SPOnG: Are there differences in how you create pressure for the player as well? BioShock didnít just have the threat of enemies, but also of being under the sea and drowning from a world that should shatter at any minute. Thereís not so much the same environmental risk in Columbia, is there?

Sean Elliott: Yeah... at the very beginning of the game, you can pretty much take it for granted that nobodyís going to jump out and attack you, but after things kicks off it all starts getting a little more complicated. For example, you might be in a situation where there are loads of people, and you may think they pose no harm so you see no reason to fight them... but youíll be paranoid of various reactions and expressions that certain NPCs may make. Did that guy look at me strange? Is that woman going to rat me out?

Thatís one low-level way of providing tension. We also establish, very early on, the threat of Songbird. Songbird clearly isnít happy that you broke Elizabeth free - his sole job in life, as far as we know, is to make sure that no harm comes to her and that she never leaves captivity. So we start building him up as a looming threat, and youíll interact with him more throughout the course of the game.


SPOnG: Playing through the opening segments of the game, itís quite clear that religion plays a big part in BioShock Infinite. Is it fair to say that thereís some kind of social statement behind the game?

Sean Elliott: Thereís no specific statement, per se. I think BioShock Infinite is a bit more nuanced - the heart of the first BioShock was an exploration of philosophy and (the Randian political philosophy) Objectivism, and it did go beyond that because any time you introduce major philosophy in such a way, itís going to govern everything in the game.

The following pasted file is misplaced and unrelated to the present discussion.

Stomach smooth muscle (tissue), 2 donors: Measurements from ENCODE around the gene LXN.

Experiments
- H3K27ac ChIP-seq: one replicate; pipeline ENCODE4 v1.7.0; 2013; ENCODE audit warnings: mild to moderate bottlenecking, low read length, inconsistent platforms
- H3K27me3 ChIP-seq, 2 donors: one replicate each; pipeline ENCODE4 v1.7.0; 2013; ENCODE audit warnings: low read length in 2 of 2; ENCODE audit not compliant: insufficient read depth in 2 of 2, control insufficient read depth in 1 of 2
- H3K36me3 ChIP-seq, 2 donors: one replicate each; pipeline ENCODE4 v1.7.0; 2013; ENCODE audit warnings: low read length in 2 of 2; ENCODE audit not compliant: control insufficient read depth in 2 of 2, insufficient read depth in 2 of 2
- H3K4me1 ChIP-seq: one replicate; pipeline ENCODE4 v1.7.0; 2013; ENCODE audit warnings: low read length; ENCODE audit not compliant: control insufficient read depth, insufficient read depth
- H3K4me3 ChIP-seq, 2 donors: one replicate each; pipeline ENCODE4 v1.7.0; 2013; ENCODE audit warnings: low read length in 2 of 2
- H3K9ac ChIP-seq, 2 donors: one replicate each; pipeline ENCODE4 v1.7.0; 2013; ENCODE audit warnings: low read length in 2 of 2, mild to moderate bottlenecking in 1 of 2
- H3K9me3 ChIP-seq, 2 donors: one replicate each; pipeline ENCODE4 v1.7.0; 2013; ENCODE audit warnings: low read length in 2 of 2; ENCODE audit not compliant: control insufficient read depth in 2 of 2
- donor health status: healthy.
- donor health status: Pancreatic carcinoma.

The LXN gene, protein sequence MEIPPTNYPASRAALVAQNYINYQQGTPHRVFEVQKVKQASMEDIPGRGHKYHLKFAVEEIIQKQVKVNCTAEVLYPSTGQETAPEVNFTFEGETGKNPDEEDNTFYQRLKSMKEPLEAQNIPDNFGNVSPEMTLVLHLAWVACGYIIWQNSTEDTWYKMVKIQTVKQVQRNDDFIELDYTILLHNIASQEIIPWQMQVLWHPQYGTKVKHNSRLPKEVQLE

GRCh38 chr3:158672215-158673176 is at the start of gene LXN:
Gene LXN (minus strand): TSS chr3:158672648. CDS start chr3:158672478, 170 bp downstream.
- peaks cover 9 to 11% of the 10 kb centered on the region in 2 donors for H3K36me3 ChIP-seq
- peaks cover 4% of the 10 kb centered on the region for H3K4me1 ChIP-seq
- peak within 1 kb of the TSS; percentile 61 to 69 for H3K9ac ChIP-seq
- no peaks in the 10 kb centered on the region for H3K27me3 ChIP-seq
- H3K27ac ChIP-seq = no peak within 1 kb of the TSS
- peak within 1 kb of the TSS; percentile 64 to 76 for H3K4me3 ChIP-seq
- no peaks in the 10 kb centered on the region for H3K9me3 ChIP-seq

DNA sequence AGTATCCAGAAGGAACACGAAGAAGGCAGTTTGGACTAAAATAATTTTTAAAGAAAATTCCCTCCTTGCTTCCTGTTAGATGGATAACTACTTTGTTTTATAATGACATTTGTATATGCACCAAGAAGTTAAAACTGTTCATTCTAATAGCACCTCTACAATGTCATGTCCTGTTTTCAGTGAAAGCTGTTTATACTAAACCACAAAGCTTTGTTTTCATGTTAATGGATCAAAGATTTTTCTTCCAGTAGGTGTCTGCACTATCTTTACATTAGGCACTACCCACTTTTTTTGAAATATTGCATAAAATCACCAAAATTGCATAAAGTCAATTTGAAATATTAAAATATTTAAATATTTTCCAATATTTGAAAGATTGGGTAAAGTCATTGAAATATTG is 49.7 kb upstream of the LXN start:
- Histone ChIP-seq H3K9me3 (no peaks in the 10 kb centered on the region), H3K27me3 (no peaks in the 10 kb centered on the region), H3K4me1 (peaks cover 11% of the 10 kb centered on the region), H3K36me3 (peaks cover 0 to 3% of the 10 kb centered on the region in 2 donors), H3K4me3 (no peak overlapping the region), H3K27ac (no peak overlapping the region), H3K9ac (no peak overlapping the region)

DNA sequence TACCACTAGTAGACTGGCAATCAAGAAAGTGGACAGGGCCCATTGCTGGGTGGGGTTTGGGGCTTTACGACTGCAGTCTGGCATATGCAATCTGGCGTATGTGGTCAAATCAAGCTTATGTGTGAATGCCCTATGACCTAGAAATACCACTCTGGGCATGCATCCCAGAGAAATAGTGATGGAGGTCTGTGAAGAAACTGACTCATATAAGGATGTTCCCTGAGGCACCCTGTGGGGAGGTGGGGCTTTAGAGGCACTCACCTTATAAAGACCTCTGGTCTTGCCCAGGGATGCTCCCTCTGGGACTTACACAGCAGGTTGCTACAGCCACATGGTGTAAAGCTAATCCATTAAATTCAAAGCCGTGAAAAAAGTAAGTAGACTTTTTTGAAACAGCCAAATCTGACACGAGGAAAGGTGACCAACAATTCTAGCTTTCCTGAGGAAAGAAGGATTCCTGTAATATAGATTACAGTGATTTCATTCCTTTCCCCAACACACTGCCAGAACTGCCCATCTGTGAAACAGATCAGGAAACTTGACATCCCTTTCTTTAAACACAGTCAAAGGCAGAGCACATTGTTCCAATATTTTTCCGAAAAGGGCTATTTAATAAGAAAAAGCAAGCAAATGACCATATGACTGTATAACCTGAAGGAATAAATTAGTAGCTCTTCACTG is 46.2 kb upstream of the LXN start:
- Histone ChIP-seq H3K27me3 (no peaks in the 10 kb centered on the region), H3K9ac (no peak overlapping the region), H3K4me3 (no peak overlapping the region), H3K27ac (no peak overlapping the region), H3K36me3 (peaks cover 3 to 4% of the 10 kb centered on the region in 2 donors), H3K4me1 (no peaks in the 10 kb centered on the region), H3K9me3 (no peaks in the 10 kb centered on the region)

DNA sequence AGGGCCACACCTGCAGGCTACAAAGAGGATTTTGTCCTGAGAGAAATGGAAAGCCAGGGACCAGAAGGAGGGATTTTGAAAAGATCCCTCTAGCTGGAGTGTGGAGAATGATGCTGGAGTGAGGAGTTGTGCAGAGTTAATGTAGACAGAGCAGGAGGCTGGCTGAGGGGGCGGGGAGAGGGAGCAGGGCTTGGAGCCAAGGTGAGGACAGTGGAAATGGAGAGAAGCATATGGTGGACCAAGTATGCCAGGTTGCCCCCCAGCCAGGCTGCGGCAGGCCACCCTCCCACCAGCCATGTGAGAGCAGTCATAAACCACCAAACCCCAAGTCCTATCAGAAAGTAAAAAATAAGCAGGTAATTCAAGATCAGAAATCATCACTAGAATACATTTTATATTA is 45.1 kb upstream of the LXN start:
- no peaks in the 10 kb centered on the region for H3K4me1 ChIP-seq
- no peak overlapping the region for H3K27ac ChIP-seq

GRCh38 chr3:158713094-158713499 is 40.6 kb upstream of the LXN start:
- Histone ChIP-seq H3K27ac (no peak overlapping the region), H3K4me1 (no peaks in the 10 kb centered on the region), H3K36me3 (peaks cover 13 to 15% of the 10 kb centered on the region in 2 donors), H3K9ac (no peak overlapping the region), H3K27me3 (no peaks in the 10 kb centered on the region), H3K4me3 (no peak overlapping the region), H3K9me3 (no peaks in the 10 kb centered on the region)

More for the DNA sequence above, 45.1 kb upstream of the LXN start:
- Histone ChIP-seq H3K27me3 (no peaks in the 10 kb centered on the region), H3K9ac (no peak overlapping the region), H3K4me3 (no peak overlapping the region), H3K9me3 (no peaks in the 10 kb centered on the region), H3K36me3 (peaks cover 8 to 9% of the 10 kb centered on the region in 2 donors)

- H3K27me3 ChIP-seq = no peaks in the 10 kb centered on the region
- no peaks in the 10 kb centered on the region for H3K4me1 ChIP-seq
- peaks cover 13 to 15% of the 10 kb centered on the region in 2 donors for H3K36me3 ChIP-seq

This time around, we do look at issues of class, race, ethnicity and religion... but we donít wrap it around any Ďmessageí. Itís not an allegory, where weíre making a specific statement, but we are trying to put together a number of different viewpoints on certain issues that people may want to debate with others after playing. There are different characters with different views, and theyíre arguing amongst themselves in the way that characters in a movie would argue about something.

Itís not like we want players to walk away saying, ĎOK, I understand what the game was preaching to me, and what it was trying to convince me of.í Instead, itís more like... we want to be like a good piece of literature, or movie, where you continue debating about certain talking points with others, because things arenít as clear as black and white.


SPOnG: Elizabeth is a strong female lead character, being an NPC that adds weight to the gameís story and being very useful in a gameplay scenario. What are your thoughts on the representation of females in games, and do you think youíre doing something unique with Elizabeth?